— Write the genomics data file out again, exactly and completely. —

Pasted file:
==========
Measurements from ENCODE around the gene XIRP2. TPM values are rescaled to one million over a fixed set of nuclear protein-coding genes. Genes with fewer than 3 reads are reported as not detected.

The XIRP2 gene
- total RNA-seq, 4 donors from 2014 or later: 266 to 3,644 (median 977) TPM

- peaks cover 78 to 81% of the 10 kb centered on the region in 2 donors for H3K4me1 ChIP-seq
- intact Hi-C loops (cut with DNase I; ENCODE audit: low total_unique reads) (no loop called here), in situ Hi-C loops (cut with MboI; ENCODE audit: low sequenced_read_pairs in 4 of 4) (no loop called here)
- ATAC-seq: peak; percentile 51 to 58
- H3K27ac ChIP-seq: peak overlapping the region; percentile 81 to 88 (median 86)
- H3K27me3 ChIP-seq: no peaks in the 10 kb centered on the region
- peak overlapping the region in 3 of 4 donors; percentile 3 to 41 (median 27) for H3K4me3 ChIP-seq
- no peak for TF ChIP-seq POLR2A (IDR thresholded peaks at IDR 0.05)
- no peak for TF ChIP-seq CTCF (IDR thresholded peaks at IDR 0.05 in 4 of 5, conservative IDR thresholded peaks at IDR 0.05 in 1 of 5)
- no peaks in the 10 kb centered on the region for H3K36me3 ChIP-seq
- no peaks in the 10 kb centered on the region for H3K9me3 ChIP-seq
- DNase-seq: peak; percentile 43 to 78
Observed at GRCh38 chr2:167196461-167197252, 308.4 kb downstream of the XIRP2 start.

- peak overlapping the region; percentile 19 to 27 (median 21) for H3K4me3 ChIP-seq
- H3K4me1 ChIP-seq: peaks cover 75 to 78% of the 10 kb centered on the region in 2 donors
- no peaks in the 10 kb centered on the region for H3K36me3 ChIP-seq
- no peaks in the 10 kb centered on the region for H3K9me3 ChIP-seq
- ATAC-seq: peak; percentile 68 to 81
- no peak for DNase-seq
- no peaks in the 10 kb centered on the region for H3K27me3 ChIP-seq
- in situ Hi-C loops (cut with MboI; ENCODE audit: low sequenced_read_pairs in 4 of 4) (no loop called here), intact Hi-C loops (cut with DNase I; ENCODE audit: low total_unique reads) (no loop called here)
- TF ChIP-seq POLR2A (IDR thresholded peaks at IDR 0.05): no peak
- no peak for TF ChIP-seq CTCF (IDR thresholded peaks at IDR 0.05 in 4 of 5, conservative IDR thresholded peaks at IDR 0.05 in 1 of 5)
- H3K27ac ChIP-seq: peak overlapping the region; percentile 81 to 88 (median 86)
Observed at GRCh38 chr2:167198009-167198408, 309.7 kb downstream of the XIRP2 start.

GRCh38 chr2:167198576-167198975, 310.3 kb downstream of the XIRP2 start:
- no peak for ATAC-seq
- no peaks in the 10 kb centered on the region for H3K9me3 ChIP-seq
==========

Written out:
Measurements from ENCODE around the gene XIRP2. TPM values are rescaled to one million over a fixed set of nuclear protein-coding genes. Genes with fewer than 3 reads are reported as not detected.

The XIRP2 gene
- total RNA-seq, 4 donors from 2014 or later: 266 to 3,644 (median 977) TPM

- peaks cover 78 to 81% of the 10 kb centered on the region in 2 donors for H3K4me1 ChIP-seq
- intact Hi-C loops (cut with DNase I; ENCODE audit: low total_unique reads) (no loop called here), in situ Hi-C loops (cut with MboI; ENCODE audit: low sequenced_read_pairs in 4 of 4) (no loop called here)
- ATAC-seq: peak; percentile 51 to 58
- H3K27ac ChIP-seq: peak overlapping the region; percentile 81 to 88 (median 86)
- H3K27me3 ChIP-seq: no peaks in the 10 kb centered on the region
- peak overlapping the region in 3 of 4 donors; percentile 3 to 41 (median 27) for H3K4me3 ChIP-seq
- no peak for TF ChIP-seq POLR2A (IDR thresholded peaks at IDR 0.05)
- no peak for TF ChIP-seq CTCF (IDR thresholded peaks at IDR 0.05 in 4 of 5, conservative IDR thresholded peaks at IDR 0.05 in 1 of 5)
- no peaks in the 10 kb centered on the region for H3K36me3 ChIP-seq
- no peaks in the 10 kb centered on the region for H3K9me3 ChIP-seq
- DNase-seq: peak; percentile 43 to 78
Observed at GRCh38 chr2:167196461-167197252, 308.4 kb downstream of the XIRP2 start.

- peak overlapping the region; percentile 19 to 27 (median 21) for H3K4me3 ChIP-seq
- H3K4me1 ChIP-seq: peaks cover 75 to 78% of the 10 kb centered on the region in 2 donors
- no peaks in the 10 kb centered on the region for H3K36me3 ChIP-seq
- no peaks in the 10 kb centered on the region for H3K9me3 ChIP-seq
- ATAC-seq: peak; percentile 68 to 81
- no peak for DNase-seq
- no peaks in the 10 kb centered on the region for H3K27me3 ChIP-seq
- in situ Hi-C loops (cut with MboI; ENCODE audit: low sequenced_read_pairs in 4 of 4) (no loop called here), intact Hi-C loops (cut with DNase I; ENCODE audit: low total_unique reads) (no loop called here)
- TF ChIP-seq POLR2A (IDR thresholded peaks at IDR 0.05): no peak
- no peak for TF ChIP-seq CTCF (IDR thresholded peaks at IDR 0.05 in 4 of 5, conservative IDR thresholded peaks at IDR 0.05 in 1 of 5)
- H3K27ac ChIP-seq: peak overlapping the region; percentile 81 to 88 (median 86)
Observed at GRCh38 chr2:167198009-167198408, 309.7 kb downstream of the XIRP2 start.

GRCh38 chr2:167198576-167198975, 310.3 kb downstream of the XIRP2 start:
- no peak for ATAC-seq
- no peaks in the 10 kb centered on the region for H3K9me3 ChIP-seq